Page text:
Pet lovers are a different breed. Many people consider their pet to be a member of the family and will do almost anything to give them a good life.
Sadly, like humans, many animals can be sickened by cancer. That led a Yale researcher, who hails from South Bend, to start a trial with our canine friends.
He lost his own precious dog, Savannah, to cancer, and he hopes his vaccine research may put an end to that excruciating loss for both humans and our four-legged friends.
Those who knew Mark Mamula when he was swimming for Clay High School or when he was studying as a graduate student at the University of Notre Dame wouldn't be surprised to learn that he's leading critical research into whether a canine cancer vaccine could lead to a cure in humans.
Maureen McFadden sat down with him last week as he and his wife were visiting family in South Bend.
"This is a real clinical trial that almost perfectly resembles human trials," Dr. Mamula explained. "Really simply put, it's a vaccination for various forms of breast cancers, colon cancer, osteosarcoma."
But these are not dogs who live in cages in laboratories. They're family pets who he, along with his colleague Dr. Gerald Post of the Veterinary Cancer Center of Norwalk, Connecticut, see each week.
"Everyone's dogs who have cancer, they walk in clinics with various tumors and are being treated with this experimental therapy," Dr. Mamula says.
It's a vaccine that Dr. Mamula has been working on in his own Yale lab for roughly 10 years and, together, the two men are studying whether it works in man's best friend.
"They get two vaccinations and are followed over the course of their disease, including MRI and CAT scans, ultrasound. Some animals still receive chemotherapy," Dr. Mamula explains. "I'd also like to emphasize this is not conventional chemotherapy. These do not have the side effects that most people realize that chemo has on humans as well as dogs."
While just six months into the trial, they are optimistic about what they're seeing.
"We're seeing in many of these aggressive forms of cancer that they're not getting worse, they're not increasing in size," he reveals. "Of course, many humans with cancers know that if you can maintain the level of tumor size or reduce them, those are all good things for patients, human patients -- same thing in dogs."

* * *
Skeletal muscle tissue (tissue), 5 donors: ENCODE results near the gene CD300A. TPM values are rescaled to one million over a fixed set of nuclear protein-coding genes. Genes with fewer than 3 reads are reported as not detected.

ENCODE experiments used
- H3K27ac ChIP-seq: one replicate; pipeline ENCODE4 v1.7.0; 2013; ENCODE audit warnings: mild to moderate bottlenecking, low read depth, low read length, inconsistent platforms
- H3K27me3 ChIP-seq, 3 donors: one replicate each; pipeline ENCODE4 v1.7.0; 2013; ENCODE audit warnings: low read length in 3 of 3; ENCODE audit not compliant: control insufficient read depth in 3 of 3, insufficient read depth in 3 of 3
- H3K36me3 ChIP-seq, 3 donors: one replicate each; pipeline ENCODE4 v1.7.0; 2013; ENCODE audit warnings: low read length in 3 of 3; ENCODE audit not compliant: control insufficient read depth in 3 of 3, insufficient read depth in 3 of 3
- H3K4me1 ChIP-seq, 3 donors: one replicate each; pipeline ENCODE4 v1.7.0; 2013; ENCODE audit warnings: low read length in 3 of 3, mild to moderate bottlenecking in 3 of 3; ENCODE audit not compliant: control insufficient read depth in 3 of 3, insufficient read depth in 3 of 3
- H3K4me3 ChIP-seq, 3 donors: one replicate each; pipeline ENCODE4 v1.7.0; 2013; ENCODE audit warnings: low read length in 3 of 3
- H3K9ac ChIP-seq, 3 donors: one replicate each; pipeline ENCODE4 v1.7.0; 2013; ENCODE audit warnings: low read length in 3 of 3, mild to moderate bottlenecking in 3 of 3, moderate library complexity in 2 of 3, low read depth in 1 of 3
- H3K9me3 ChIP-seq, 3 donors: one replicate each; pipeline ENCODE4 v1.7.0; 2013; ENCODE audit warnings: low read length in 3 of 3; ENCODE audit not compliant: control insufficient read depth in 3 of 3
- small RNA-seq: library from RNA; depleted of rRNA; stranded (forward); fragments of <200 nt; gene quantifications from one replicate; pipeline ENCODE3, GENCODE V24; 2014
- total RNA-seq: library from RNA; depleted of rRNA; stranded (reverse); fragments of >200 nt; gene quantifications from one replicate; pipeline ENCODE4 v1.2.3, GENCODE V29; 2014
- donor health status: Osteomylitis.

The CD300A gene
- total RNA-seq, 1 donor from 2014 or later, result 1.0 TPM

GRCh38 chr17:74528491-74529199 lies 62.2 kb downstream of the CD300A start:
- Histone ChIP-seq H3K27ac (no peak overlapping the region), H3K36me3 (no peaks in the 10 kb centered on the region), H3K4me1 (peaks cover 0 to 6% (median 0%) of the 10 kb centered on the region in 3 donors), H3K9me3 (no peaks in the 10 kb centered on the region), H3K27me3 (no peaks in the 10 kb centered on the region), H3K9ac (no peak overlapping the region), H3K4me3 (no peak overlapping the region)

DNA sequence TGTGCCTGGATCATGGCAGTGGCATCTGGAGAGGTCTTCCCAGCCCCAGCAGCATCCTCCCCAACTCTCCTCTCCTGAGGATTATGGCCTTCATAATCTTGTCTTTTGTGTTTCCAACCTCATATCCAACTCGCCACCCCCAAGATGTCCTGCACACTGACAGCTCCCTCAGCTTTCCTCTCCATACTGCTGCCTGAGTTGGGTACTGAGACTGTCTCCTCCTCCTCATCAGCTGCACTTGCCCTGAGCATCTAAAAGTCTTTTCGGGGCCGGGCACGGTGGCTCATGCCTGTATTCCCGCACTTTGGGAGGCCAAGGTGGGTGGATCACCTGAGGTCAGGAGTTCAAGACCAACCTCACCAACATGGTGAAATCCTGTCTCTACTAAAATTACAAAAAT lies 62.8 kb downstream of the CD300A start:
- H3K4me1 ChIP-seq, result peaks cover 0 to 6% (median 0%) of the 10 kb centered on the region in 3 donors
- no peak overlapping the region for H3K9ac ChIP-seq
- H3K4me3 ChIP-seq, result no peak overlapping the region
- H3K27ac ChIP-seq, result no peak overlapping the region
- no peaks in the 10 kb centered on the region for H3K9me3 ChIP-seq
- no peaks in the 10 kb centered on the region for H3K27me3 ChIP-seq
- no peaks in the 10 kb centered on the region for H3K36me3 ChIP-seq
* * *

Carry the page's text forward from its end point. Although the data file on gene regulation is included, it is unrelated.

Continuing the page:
Which makes the combination of man and man's best friend all the more important.
"The reason that this trial is very important to our proposed human trials is that canine cancers look, for all the world, very similar to human cancers," Dr. Mamula explains. "They progress and are aggressive much in identical ways that human cancers are."
So if this canine trial proves to work in man's best friend, Dr. Mamula can only fathom what it could mean for those of us on the other side of the leash. Vaccines that might one day prevent and cure cancers.
"We think if this works it will provide the type of lifelong immunities much like childhood immunities do for various childhood infections," Dr. Mamula explains.
Those who give us unconditional love on a daily basis may one day give us a cure that has eluded us for so long.
Dr. Mamula has been at Yale for 28 years. He hopes these trials may eventually spread to clinics throughout the U.S., including here in Michiana.
If all goes as planned, Dr. Mamula and Dr. Post hope they may be taking their research to clinical trials in humans in the next year and a half.
They treat 10 to 15 dogs each week. If you'd like to know more about the trials or think they may be able to help you out, contact the doctors at:
Dr. Mark Mamula
Yale University School of Medicine
Dr. Gerald Post
Veterinary Cancer Center
Norwalk, CT (203) 838-6626